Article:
DENR project eyes to tap ecotourism potential of Bukidnon’s Mt Kitanglad Range Natural Park

July 31, 2021

A government project eyes to tap the ecotourism potential of Mt. Kitanglad– a favorite trekking site due to its magnificent scenery and terrific landscape– in an aim to generate sustainable livelihood for the watershed communities and help conserve its biodiversity.

   In a long term aim to protect the Upper Bukidnon River Basin (UBRB), the Department of Environment and Natural Resources’s (DENR) Integrated  Natural Resources and Environmental Management Project (INREMP) has been implementing forest protection over an area of 16,188 hectares around the  UBRB.

   The forest management has a significant impact in the lives of the (indigenous people) IPs  in UBRB.  There are nine groups of IPs.

The many beautiful moods of the Mt. Kitanglad peaks

  

By creating ecotourism activities in Mt. Kitanglad, the IPs will then be able to further contribute to sustainable development of the forests and of the river basin. 

   DENR Protected Area Superintendent Daniel F. Somera said DENR and the local government unit (LGU) in Bukidnon has poured huge funds for infrastructure to develop Mt. Kitanglad’s ecotourism potential. 

   Improvements made so far include a canopy walk, hanging bridge, improvement of biking/camping trails, and repair and renovation of existing buildings to cater to hikers’ and tourists’ needs.

   Among the famous site-seeing opportunities hikers go for in Mt Kitanglad are the sight of its rich biodiversity.  

   “Within the reserve is a nesting site of the Philippine eagle which is probably the nearest eagle site in terms of proximity,” said Somera.  “Within the park’s bufferzone is Cinchona Forest Reserve (CFR) located in Kaatuan, Lantapan, Bukidnon. It was once a trial planting site of Quinine (covering 1,900 hectares) which is a known plant to cure malaria.”

   Somera said mountain climbers choose to reach the three highest peaks of the park– Mts. Kitanglad, Dulangdulang and Maagnao.

   Mt. Dulangdulang, with an elevation of 2,938 meters, is the second highest mountain next to Mt. Apo.

   To ensure their safety, hikers are oriented on basic park rules by DENR’s Protected Area Management Office (PAMO). They also go through a ritual performed by a tribal leader to ask spirits for a safe travel.

   “These hikers are regularly being escorted by trained local guides serving as their tour guides and porters.”

   Tourists also delight in visiting buildings occupied by Japanese garrison during the World War II.  It was later recovered by Filipino and American soldiers.  

   “This area is being promoted as one ecotourism destination given its rich historical value, presence of century old natural forests, series of waterfalls, rafflesia flower and rare and endemic flora and fauna.”

   Somera said another booming activity within the park is ethno and agro ecotourism. This ethno-tourism appreciates the rich culture of the  indigenous peoples (Talaandig, Higaonon and Bukidnon tribes) who dwell within the park.    

   There is also a popular, national awardee demonstration farm covering 22 hectares run by a family that showcase diversified upland farming system.

   “With their amenities established at site, the farm is also regularly visited by farmers who wish to emulate their success stories and nature lovers who wish to commune with nature,” he said.

   Mt. Kitanglad has been recognized by DENR and international agencies as a Key Biodiversity Area, Conservation Priority Area, and Important Bird Area.

   With the protection of the UBRB by indigenous people that benefit from the agri-tourism area, the important river systems in Mt. Kitanglad will also be protected.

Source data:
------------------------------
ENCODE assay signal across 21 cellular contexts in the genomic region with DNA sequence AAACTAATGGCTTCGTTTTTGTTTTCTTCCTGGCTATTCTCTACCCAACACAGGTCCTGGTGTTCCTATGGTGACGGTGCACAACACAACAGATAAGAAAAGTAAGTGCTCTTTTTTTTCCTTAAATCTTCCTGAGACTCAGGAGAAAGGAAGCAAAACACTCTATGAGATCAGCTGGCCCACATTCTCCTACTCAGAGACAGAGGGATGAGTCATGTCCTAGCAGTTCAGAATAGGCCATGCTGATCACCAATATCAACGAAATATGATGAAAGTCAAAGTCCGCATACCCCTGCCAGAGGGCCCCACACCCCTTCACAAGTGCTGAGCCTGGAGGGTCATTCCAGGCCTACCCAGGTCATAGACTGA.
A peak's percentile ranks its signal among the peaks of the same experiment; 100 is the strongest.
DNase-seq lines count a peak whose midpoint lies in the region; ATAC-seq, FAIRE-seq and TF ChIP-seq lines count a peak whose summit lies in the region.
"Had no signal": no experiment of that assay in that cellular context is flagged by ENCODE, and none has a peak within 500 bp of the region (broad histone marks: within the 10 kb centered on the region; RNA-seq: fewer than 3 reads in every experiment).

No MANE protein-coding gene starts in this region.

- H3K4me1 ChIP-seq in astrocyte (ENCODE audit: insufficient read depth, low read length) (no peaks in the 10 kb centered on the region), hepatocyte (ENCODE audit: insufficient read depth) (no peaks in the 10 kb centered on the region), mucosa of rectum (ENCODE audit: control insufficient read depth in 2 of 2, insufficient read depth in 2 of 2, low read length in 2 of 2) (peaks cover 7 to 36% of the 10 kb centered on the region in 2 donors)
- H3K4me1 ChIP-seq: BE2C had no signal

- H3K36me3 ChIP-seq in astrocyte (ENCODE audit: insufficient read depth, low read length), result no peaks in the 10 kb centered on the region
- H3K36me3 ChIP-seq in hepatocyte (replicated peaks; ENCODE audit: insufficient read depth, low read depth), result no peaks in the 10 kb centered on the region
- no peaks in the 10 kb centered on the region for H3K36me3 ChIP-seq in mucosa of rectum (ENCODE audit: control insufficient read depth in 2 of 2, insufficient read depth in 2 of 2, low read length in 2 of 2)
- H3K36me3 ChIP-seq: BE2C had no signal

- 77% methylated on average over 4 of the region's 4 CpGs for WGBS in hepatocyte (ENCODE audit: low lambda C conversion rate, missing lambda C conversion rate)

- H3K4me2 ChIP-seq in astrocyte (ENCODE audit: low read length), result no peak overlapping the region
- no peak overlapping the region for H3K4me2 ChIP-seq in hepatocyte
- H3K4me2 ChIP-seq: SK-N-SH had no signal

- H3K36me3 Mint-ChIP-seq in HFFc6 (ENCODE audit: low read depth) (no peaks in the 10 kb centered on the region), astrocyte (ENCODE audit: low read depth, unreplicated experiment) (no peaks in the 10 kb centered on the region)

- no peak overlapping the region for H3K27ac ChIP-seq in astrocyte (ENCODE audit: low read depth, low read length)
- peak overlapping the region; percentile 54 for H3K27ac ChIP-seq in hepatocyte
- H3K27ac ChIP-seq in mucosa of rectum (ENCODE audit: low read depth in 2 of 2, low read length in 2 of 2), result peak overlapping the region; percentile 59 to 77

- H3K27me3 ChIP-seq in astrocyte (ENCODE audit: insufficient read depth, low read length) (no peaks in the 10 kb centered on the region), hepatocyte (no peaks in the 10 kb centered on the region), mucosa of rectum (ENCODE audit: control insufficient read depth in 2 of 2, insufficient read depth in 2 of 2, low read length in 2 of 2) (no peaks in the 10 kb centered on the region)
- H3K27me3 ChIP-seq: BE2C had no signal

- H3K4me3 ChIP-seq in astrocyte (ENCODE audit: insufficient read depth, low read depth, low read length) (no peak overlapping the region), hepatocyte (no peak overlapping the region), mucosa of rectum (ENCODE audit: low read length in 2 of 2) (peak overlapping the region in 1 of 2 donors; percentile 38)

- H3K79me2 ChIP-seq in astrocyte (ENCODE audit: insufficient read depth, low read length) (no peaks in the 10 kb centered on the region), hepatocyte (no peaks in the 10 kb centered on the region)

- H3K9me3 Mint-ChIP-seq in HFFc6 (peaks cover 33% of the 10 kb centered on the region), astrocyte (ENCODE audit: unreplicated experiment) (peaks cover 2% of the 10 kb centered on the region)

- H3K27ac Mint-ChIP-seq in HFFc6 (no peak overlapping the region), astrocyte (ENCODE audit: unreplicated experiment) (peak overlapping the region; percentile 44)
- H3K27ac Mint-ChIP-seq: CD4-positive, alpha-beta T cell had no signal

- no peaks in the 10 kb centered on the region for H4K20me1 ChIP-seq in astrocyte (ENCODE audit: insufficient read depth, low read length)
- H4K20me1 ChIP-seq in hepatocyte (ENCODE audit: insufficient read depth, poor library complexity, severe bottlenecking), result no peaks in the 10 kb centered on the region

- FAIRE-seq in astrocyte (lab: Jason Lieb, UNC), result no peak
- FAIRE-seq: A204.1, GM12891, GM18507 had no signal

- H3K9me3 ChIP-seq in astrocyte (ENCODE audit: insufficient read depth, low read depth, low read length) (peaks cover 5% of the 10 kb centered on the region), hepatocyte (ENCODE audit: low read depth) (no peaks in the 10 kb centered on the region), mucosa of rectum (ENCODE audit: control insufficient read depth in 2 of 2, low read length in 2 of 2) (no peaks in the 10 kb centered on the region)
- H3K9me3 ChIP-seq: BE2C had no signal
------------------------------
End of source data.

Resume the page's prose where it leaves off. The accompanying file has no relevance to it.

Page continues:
The river systems that drain from Mt. Kitanglad include the rivers of Pulangi, Manupali, Cagayan and Tagoloan rivers in North and Central Mindanao.

Rafflesia, world’s biggest flower

   The INREMP is funded by the Asian Development Bank, Climate Change Fund, and Global Environment Facility.

   One of the objectives of INREMP is to partner with the forest communities who hold ancestral domain rights over the areas.

   INREMPS’s sub-project called   the Community-Based Protection and Monitoring (CBPM) is anchored on “community aspirations, customary law, ancestral domain sustainable development plan, and forest protection plan.”

   Because of “positive reciprocity,” DENR”s forest management work with IPs has become successful.

Agri-tourism house in Mt Kitanglad

   “Incentives are provided to the indigenous people through alternative sources of income such as vegetable gardening, cut flower production, heritage site conservation, and eco-cultural tourism. In return, they help protect the natural forest that provides them vast amount of ecosystem goods and services,” said DENR.

   DENR also  has a program for capability building  —  training in project operations and financial management —  under the Livelihood and Enterprise Development (LED) program. 

   This training  is for forest guard volunteers who are responsible for monitoring and reporting any environmental threats  to their area. 

   The forest guards use a technology called Landscape and Wildlife Indicator (LAWIN).

   “LAWIN is a Forest and Biodiversity Protection System that eliminates the manual process of encoding of field data by usingART and CyberTracker applications installed in smartphones.” (Melody Mendoza Aguiba)

Revenue sharing to be implemented in Cordillera agro-forestry, watershed to host Chico pump irrigation project

July 26, 2021

A revenue sharing scheme will be implemented in a flourishing watershed and agro-forestry management in Cordillera which will ensure water replenishment for the Chico River Pump Irrigation Project that will irrigate more than 8,000 hectares of farmland.

   As part of a long term sustainability plan, the Department of Environment and Natural Resources (DENR) will ensure compensation of Indigenous People (IP) who now maintain the forests of Chico River Basin.